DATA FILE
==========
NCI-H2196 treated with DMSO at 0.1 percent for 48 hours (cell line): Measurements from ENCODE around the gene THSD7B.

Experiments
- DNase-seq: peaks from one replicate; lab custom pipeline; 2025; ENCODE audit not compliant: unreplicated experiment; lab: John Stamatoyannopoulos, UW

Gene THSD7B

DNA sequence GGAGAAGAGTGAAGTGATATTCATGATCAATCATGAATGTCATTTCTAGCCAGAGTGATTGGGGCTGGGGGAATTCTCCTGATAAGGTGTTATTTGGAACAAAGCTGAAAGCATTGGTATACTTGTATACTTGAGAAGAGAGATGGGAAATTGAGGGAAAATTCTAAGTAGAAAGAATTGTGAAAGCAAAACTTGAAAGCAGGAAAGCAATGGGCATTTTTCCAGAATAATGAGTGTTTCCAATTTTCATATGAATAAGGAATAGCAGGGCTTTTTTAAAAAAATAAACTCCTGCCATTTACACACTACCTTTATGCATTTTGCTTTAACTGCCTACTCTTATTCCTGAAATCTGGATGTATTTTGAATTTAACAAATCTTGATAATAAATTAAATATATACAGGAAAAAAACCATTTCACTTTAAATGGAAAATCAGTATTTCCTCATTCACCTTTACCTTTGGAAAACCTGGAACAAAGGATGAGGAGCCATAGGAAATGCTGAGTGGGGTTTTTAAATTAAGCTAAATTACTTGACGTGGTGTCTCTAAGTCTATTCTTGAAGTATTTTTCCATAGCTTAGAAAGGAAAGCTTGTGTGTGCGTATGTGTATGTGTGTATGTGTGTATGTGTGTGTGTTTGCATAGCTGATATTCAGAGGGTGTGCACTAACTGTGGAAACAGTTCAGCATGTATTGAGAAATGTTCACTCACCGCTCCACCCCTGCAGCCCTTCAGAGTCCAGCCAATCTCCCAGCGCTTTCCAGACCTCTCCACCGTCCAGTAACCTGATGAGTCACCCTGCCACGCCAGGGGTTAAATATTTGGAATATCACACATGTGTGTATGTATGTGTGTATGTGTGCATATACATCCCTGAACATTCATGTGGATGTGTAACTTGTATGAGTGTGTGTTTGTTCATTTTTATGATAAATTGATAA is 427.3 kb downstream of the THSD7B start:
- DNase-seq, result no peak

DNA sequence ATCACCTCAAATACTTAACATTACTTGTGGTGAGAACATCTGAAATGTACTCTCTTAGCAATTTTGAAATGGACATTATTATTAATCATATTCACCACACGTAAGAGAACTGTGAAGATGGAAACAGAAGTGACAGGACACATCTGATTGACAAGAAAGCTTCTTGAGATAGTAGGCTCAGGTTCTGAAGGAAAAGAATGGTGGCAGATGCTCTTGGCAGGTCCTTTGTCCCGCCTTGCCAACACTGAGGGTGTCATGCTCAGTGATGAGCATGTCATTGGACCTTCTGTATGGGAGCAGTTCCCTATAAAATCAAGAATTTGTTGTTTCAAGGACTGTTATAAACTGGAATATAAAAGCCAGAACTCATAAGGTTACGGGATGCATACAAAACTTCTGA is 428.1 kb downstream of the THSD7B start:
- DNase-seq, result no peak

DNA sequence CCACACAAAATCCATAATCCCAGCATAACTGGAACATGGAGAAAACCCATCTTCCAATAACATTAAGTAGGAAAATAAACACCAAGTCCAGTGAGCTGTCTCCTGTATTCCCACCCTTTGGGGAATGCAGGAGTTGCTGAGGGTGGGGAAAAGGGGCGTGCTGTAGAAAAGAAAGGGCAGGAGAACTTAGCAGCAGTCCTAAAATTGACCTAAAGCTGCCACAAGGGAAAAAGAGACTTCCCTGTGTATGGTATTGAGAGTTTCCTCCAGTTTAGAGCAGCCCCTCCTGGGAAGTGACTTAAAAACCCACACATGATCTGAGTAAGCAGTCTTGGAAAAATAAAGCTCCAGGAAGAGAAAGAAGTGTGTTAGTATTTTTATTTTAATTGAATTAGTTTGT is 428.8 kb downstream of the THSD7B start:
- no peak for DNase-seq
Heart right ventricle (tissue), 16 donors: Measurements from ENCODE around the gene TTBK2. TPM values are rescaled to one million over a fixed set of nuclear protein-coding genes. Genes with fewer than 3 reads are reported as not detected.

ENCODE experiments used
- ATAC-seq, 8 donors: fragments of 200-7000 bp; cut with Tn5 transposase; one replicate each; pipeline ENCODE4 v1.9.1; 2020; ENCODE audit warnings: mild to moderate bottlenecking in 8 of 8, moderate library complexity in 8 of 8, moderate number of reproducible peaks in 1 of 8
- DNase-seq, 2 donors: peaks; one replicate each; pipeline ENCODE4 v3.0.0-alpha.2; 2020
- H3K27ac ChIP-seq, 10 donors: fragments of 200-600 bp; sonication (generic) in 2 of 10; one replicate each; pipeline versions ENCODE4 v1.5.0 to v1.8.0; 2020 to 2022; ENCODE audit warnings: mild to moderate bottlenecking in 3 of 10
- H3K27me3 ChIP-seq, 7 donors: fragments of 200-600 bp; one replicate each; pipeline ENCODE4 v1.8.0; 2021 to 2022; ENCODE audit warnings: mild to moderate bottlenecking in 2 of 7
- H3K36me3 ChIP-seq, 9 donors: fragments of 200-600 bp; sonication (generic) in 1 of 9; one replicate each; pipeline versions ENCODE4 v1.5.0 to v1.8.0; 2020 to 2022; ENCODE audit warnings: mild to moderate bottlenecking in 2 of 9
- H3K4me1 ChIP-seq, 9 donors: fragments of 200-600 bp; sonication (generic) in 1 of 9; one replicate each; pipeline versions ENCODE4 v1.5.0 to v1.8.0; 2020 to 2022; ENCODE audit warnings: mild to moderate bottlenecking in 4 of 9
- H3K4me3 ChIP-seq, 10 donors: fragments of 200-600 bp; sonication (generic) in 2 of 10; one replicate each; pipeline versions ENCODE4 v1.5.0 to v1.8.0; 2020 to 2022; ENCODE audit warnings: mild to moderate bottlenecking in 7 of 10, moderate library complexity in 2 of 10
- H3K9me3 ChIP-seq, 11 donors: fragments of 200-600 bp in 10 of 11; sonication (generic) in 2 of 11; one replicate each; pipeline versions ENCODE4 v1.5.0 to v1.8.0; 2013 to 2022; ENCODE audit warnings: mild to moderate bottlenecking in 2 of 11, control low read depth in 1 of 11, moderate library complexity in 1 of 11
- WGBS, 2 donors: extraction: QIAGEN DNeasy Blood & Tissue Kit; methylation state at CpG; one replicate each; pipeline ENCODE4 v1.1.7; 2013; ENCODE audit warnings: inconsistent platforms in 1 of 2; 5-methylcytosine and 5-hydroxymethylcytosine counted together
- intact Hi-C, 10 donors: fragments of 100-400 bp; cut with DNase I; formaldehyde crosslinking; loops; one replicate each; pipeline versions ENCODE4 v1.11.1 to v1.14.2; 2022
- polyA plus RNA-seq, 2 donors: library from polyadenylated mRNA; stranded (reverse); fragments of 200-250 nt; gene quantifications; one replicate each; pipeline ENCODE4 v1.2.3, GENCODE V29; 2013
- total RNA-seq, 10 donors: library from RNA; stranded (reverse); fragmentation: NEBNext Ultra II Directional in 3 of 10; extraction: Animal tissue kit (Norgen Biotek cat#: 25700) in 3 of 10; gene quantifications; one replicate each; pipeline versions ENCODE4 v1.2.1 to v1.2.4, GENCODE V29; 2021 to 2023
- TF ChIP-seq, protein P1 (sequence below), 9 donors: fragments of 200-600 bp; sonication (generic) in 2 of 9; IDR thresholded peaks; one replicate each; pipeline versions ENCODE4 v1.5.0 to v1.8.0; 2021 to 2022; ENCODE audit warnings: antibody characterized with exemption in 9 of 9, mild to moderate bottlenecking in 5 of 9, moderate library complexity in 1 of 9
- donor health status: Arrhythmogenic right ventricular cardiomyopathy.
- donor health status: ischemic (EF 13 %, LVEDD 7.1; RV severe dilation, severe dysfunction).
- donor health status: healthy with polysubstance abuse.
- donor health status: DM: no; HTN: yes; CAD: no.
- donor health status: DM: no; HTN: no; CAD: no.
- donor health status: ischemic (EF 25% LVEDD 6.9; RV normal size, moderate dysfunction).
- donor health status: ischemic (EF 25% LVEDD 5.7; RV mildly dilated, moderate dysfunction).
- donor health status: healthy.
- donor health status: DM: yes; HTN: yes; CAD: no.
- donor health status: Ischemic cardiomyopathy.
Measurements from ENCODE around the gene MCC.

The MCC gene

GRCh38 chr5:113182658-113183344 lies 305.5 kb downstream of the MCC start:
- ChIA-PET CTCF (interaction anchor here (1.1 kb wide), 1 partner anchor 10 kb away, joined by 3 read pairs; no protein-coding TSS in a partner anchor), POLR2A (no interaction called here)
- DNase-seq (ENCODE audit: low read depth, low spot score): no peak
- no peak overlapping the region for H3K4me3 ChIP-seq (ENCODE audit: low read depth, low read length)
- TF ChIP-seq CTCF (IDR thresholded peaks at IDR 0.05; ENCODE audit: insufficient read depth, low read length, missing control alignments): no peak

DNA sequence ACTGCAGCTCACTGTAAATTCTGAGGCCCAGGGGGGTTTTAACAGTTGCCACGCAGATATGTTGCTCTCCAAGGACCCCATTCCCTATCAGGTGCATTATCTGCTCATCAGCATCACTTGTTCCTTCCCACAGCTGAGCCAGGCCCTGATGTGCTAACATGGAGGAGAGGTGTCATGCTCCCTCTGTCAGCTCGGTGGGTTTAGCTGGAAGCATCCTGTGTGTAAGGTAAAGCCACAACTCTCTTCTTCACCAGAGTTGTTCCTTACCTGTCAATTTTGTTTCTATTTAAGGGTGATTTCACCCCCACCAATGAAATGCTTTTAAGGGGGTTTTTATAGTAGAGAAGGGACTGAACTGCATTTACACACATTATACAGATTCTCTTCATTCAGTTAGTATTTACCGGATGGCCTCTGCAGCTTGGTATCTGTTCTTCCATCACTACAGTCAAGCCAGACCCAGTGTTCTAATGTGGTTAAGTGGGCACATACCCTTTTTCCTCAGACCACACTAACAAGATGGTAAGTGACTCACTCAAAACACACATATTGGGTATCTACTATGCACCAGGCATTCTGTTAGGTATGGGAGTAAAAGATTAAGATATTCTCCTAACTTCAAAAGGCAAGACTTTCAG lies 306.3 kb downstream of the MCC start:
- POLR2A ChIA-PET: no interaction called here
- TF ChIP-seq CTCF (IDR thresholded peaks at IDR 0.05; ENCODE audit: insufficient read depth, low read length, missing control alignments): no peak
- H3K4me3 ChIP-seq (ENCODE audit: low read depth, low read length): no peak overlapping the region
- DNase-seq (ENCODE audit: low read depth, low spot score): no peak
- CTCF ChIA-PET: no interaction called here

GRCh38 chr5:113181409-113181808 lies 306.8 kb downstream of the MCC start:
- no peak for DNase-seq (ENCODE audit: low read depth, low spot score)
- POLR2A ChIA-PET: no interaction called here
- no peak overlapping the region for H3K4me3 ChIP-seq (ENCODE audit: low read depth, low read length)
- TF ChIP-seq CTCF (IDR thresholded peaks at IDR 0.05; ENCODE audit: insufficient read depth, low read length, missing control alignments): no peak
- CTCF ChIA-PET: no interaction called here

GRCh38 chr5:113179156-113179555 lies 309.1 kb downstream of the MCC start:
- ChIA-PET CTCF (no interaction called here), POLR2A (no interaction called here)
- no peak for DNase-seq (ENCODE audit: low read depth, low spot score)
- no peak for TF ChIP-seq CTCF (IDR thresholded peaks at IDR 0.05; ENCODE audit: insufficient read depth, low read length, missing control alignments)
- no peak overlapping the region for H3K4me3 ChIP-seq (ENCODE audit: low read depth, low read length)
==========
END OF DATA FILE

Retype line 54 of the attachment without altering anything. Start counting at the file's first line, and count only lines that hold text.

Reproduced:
- CTCF ChIA-PET: no interaction called here